The scheme itself will be developed to the highest sustainability standards with net zero carbon in construction as well as being designed to allow the facilities to operate net zero carbon in operation as well. That is a lot of freight and a lot of carbon saved.

Development of the Year #1

Rhenus Campus, Nuneaton. A 1 million ft2 of highly sustainable logistics space in a campus style for Rhenus Logistics on a 64-acre site in Nuneaton in the West Midlands.

Developer: Baytree (owned by AXA IM) 

Architect: Chetwoods

Contractor: Glencar

Agents: Avison Young, CBRE and Savills.

The development incorporates two warehouses of 210,000ft2 and 771,000 ft2 with a pioneering three storey 30,000 ft2 office headquarters constructed entirely from cross-laminated timber (CLT) and Glulam - one of the first cases in the UK of timber being used in the build of a large-scale structure within an industrial and logistics setting by a logistics developer.

It has been developed to achieve significant reductions in whole life carbon, designed with reference to the UK Green Building Council (UKGBC) Framework Definition for Net Zero Carbon Buildings, ensuring that Rhenus can not only reduce its own carbon emissions but also potentially support its customers with reducing theirs. Renewable energy will be generated on-site, with solar panels.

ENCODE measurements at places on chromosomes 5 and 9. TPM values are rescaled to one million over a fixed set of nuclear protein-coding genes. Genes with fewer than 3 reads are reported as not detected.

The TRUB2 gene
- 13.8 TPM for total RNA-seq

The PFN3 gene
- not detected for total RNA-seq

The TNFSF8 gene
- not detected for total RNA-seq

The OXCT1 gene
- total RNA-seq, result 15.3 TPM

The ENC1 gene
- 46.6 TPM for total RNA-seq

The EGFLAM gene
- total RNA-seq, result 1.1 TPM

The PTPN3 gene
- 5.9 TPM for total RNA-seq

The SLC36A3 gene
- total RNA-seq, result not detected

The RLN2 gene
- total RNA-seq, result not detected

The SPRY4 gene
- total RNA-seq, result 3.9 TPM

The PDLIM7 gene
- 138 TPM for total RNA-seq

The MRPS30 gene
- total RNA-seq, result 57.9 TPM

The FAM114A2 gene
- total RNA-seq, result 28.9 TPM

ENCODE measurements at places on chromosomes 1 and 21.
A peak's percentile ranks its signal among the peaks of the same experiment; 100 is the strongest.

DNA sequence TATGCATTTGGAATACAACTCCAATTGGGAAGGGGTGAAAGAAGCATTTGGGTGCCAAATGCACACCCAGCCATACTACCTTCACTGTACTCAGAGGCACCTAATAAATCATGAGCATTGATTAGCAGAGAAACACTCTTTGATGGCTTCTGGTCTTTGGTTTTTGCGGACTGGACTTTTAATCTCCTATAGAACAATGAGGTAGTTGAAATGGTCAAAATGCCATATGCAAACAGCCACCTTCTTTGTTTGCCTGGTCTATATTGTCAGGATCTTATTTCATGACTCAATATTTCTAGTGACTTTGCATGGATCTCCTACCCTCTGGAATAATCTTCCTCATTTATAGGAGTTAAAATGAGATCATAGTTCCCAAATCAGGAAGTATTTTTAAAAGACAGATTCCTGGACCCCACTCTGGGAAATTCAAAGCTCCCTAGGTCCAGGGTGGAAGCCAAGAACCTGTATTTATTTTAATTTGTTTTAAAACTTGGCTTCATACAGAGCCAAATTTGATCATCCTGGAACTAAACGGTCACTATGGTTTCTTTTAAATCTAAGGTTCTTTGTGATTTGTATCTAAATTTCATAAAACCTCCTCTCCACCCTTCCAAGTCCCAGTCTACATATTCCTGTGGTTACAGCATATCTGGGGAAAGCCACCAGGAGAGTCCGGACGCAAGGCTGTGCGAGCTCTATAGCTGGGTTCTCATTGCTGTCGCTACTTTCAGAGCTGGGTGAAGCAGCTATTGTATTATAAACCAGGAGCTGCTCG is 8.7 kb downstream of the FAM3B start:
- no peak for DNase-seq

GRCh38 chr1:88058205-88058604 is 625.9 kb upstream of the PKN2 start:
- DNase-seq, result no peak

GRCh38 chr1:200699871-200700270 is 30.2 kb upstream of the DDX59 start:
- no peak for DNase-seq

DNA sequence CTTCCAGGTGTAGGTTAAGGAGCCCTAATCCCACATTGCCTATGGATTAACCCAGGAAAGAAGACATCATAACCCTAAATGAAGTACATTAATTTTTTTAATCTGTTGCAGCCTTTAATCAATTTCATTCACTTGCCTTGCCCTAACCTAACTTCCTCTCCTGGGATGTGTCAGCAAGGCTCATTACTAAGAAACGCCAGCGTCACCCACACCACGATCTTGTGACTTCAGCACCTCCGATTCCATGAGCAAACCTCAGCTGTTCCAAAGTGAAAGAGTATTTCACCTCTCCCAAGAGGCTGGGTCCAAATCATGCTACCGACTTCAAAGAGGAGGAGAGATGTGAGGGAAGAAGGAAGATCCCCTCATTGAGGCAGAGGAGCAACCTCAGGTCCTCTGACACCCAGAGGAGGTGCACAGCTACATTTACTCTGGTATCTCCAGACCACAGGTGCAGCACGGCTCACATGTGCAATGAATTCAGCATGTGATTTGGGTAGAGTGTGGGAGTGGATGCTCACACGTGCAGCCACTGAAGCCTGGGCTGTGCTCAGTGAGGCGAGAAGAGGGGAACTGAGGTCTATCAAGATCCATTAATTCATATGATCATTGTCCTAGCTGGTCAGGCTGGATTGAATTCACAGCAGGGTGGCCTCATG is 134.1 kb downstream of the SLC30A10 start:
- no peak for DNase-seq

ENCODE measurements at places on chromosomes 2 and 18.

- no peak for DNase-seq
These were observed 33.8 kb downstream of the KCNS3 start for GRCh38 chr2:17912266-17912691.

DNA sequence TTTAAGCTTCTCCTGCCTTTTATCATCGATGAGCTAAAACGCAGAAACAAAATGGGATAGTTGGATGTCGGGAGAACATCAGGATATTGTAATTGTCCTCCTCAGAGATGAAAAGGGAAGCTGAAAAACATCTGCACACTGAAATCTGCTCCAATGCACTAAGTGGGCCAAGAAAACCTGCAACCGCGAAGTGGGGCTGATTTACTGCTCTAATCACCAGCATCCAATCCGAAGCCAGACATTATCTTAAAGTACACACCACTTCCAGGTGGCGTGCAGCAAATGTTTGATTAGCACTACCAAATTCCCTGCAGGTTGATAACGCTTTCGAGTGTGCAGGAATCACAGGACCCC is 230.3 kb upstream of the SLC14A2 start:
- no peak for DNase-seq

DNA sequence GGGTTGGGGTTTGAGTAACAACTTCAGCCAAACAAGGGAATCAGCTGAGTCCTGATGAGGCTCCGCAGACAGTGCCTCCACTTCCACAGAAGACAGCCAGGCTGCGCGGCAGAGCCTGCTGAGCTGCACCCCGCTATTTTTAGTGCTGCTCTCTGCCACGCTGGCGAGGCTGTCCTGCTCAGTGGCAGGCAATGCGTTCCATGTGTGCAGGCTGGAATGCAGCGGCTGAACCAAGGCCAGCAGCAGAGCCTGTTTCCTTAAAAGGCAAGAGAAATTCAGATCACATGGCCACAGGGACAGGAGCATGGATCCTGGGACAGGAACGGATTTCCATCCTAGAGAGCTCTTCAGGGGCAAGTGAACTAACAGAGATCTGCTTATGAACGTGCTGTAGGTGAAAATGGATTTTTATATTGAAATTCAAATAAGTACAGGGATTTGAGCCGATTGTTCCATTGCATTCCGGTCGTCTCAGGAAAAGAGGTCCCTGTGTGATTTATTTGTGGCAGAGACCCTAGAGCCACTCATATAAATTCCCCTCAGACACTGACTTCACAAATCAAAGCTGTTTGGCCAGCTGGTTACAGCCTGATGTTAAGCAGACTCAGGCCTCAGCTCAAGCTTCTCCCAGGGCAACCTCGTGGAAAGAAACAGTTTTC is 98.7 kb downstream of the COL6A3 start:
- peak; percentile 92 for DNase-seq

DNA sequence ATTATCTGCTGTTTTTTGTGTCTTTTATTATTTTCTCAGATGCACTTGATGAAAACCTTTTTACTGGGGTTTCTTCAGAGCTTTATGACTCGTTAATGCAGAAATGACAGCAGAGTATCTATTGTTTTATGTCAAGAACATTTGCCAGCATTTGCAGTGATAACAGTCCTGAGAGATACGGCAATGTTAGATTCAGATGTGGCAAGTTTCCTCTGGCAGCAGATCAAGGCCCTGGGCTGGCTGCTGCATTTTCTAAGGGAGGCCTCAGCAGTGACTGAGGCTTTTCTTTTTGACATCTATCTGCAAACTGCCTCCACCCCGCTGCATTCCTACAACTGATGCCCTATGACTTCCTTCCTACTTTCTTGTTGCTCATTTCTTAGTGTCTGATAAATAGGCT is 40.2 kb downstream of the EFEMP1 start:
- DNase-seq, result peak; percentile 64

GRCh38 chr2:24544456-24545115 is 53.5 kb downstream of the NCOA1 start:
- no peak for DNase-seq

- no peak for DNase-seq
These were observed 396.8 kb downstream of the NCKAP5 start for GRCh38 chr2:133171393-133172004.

The development also incorporates MUGA sports pitches, allotments, edible planting, wildflower grasslands, extensive networks of footpaths to encourage cardiovascular exercise and external break out areas for staff wellbeing. The site, which is bounded by the Coventry Canal, features landscaping with extensive native tree planting, and other works aimed at generating biodiversity such as log piles, locations for apiaries, bat and bird boxes, as well as an extensive balancing pond overlooked by a projecting terrace for staff relaxation.

Internally the facilities will benefit from the latest in robotics, AI and warehouse management systems to provide flexible solutions and control of the supply chain. When fully operational, the development will help Rhenus Warehousing Solutions UK achieve its goals of reducing direct carbon emissions. 

It has been awarded BREEAM ‘Outstanding’ certification.

Development of the Year #2

The Range, Gateway 14, Suffolk. A £200 million freehold turnkey distribution centre totalling 1.17 million ft2 for garden and leisure products retailer The Range at Mid Suffolk Council’s 2.36 million ft2 Gateway 14 business and industrial scheme in Stowmarket, Suffolk.

Developer: Jaynic

Agents: Savills and Avison Young

The first development of scale in a Freeport zone, which were announced in the 2021 Budget whereby qualifying businesses would benefit from tax incentives include 100% business rate relief for five years, enhanced capital allowances, leasehold stamp duty tax reliefs and three years employers’ national insurance relief. Freeport East was one of the initial eight Freeport Zones. Some 1,650 jobs will be created at the facility, which is one of three distribution centres for The Range in the UK.